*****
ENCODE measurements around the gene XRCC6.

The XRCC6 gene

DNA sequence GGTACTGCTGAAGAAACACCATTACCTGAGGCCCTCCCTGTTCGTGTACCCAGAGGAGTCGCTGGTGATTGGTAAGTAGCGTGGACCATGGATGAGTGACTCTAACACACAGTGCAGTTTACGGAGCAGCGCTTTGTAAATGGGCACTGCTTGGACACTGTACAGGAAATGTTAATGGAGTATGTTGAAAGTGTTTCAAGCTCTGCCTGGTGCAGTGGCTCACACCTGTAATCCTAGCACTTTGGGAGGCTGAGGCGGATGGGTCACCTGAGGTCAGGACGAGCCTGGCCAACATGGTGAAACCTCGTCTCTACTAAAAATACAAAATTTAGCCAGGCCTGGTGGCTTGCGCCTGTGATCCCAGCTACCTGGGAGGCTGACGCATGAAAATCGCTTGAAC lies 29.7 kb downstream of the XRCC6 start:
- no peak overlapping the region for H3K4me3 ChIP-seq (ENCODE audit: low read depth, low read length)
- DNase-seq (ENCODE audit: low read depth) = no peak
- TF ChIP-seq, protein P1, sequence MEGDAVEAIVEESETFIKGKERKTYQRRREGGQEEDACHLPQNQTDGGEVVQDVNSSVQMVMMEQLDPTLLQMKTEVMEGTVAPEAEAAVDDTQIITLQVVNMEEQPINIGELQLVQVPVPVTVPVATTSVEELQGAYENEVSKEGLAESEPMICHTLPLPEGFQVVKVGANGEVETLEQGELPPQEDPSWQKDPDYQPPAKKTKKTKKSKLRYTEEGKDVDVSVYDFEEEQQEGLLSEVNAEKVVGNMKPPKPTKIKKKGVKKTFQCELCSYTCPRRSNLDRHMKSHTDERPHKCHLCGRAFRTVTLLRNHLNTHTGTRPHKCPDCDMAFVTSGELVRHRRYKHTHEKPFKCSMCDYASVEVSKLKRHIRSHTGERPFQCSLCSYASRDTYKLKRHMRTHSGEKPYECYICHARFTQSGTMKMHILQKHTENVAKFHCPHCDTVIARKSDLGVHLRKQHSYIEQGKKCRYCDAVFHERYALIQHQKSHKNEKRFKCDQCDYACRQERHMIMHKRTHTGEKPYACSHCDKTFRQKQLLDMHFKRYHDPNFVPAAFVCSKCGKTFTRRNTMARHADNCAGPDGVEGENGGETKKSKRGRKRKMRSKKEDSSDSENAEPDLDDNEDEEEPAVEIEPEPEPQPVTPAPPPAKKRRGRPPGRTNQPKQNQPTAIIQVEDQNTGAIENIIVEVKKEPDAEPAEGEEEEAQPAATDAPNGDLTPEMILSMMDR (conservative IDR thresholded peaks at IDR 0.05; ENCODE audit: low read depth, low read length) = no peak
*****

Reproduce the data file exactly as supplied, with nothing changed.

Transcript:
ENCODE measurements around the gene XRCC6.

The XRCC6 gene

DNA sequence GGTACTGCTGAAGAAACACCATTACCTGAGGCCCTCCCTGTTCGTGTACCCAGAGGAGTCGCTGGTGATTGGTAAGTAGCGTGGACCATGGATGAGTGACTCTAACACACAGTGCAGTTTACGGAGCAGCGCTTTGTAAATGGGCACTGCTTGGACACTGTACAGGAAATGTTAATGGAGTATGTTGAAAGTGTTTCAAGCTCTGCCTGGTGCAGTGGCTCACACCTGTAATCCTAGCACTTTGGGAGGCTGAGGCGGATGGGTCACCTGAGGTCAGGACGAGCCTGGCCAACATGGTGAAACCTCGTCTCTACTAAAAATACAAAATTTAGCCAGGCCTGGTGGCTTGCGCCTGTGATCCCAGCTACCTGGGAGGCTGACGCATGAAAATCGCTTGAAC lies 29.7 kb downstream of the XRCC6 start:
- no peak overlapping the region for H3K4me3 ChIP-seq (ENCODE audit: low read depth, low read length)
- DNase-seq (ENCODE audit: low read depth) = no peak
- TF ChIP-seq, protein P1, sequence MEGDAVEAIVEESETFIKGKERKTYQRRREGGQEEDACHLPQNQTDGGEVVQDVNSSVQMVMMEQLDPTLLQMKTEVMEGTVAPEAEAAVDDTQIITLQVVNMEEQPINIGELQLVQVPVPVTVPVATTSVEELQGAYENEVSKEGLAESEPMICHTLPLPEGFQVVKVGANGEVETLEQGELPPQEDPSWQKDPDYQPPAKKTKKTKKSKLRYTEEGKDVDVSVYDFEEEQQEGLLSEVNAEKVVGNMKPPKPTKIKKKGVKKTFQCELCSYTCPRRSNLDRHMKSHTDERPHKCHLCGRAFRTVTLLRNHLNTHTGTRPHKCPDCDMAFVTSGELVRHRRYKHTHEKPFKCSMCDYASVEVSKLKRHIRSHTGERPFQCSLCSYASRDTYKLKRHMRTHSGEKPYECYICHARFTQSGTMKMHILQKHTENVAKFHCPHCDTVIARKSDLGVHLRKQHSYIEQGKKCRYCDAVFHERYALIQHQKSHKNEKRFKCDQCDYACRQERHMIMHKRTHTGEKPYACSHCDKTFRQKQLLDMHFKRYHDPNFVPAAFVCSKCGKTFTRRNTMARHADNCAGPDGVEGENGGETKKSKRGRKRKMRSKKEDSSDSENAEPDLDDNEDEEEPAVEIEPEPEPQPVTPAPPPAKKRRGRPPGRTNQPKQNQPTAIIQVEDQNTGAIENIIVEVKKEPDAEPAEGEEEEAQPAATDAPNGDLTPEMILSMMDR (conservative IDR thresholded peaks at IDR 0.05; ENCODE audit: low read depth, low read length) = no peak